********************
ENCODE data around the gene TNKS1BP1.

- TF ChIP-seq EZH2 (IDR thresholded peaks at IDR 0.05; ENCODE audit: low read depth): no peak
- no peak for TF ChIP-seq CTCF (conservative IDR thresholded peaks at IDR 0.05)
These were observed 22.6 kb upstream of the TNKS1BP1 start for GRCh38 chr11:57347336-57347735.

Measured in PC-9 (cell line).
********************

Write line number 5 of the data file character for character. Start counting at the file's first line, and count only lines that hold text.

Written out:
Measured in PC-9 (cell line).